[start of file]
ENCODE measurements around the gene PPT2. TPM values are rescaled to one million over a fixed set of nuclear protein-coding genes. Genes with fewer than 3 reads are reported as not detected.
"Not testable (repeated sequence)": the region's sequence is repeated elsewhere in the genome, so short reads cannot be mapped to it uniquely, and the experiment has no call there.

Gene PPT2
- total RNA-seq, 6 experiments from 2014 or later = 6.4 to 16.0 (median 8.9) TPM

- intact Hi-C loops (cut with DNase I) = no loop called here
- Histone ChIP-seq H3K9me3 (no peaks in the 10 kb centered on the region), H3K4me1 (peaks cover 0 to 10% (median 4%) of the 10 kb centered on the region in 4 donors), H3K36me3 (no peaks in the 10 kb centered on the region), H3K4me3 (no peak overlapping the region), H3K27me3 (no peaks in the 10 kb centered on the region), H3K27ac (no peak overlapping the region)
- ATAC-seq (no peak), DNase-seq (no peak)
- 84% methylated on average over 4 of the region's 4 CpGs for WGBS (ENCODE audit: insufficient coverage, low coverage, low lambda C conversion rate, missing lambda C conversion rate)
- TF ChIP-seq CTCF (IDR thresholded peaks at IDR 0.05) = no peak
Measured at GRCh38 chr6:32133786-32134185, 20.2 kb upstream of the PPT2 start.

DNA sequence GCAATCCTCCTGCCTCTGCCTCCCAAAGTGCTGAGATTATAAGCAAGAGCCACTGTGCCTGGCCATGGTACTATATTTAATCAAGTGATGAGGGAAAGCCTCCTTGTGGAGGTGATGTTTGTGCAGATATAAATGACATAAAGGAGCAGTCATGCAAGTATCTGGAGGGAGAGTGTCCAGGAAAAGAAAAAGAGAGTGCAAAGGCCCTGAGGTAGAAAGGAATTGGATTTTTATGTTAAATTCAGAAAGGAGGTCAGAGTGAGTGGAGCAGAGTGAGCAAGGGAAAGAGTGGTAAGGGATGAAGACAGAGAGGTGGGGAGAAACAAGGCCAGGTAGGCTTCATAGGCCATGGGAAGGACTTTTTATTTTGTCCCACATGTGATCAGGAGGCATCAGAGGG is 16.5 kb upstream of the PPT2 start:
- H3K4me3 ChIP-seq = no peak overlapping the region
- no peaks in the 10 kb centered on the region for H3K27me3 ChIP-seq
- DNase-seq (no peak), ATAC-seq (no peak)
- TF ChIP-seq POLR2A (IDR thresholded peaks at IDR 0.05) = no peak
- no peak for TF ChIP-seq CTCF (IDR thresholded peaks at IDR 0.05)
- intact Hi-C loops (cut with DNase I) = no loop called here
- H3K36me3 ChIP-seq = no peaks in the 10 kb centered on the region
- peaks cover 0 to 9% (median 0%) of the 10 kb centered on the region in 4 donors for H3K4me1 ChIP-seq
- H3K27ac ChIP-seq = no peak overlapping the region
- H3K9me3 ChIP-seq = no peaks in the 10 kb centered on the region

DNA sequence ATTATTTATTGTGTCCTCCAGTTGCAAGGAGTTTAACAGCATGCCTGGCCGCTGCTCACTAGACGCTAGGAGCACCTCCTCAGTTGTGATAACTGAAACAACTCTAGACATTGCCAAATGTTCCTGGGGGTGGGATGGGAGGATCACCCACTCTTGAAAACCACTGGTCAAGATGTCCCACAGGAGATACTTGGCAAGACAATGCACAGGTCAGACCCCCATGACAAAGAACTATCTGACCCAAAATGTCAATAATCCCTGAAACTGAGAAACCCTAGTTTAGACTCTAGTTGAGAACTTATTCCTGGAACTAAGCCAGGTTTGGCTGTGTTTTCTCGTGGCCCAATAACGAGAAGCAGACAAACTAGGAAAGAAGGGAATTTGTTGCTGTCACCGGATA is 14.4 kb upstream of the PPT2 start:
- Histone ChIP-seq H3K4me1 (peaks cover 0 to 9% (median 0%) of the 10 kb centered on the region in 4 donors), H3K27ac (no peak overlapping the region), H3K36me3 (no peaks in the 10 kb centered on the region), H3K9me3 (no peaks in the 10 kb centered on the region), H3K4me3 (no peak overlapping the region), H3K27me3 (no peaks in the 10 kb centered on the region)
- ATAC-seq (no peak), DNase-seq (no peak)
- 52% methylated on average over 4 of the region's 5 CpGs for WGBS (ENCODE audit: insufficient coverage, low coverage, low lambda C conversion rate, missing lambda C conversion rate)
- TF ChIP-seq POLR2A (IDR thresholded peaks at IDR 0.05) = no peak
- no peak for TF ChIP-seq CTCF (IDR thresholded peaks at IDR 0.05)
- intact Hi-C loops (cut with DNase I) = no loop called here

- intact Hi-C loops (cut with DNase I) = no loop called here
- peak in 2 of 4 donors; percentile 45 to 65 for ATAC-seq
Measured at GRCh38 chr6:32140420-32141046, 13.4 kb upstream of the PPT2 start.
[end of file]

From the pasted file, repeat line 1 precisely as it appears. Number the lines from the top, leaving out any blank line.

ENCODE measurements around the gene PPT2. TPM values are rescaled to one million over a fixed set of nuclear protein-coding genes. Genes with fewer than 3 reads are reported as not detected.